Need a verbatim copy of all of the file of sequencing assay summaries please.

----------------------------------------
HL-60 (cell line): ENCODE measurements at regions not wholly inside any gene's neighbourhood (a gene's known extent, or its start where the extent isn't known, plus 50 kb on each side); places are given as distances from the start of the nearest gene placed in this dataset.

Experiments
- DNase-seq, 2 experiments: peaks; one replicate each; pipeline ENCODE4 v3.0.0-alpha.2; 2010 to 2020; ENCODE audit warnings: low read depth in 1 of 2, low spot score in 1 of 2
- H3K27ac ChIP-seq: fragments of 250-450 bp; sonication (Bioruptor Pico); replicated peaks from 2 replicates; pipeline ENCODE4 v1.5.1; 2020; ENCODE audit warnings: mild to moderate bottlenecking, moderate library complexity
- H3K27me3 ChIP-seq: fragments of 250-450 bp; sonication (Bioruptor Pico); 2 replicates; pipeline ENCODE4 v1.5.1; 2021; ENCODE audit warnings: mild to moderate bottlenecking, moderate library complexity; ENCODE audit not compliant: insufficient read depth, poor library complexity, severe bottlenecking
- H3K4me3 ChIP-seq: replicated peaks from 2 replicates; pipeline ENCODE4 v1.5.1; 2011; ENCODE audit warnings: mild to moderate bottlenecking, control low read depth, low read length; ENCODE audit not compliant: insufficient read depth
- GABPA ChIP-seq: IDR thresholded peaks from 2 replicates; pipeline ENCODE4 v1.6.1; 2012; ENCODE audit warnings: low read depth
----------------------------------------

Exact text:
HL-60 (cell line): ENCODE measurements at regions not wholly inside any gene's neighbourhood (a gene's known extent, or its start where the extent isn't known, plus 50 kb on each side); places are given as distances from the start of the nearest gene placed in this dataset.

Experiments
- DNase-seq, 2 experiments: peaks; one replicate each; pipeline ENCODE4 v3.0.0-alpha.2; 2010 to 2020; ENCODE audit warnings: low read depth in 1 of 2, low spot score in 1 of 2
- H3K27ac ChIP-seq: fragments of 250-450 bp; sonication (Bioruptor Pico); replicated peaks from 2 replicates; pipeline ENCODE4 v1.5.1; 2020; ENCODE audit warnings: mild to moderate bottlenecking, moderate library complexity
- H3K27me3 ChIP-seq: fragments of 250-450 bp; sonication (Bioruptor Pico); 2 replicates; pipeline ENCODE4 v1.5.1; 2021; ENCODE audit warnings: mild to moderate bottlenecking, moderate library complexity; ENCODE audit not compliant: insufficient read depth, poor library complexity, severe bottlenecking
- H3K4me3 ChIP-seq: replicated peaks from 2 replicates; pipeline ENCODE4 v1.5.1; 2011; ENCODE audit warnings: mild to moderate bottlenecking, control low read depth, low read length; ENCODE audit not compliant: insufficient read depth
- GABPA ChIP-seq: IDR thresholded peaks from 2 replicates; pipeline ENCODE4 v1.6.1; 2012; ENCODE audit warnings: low read depth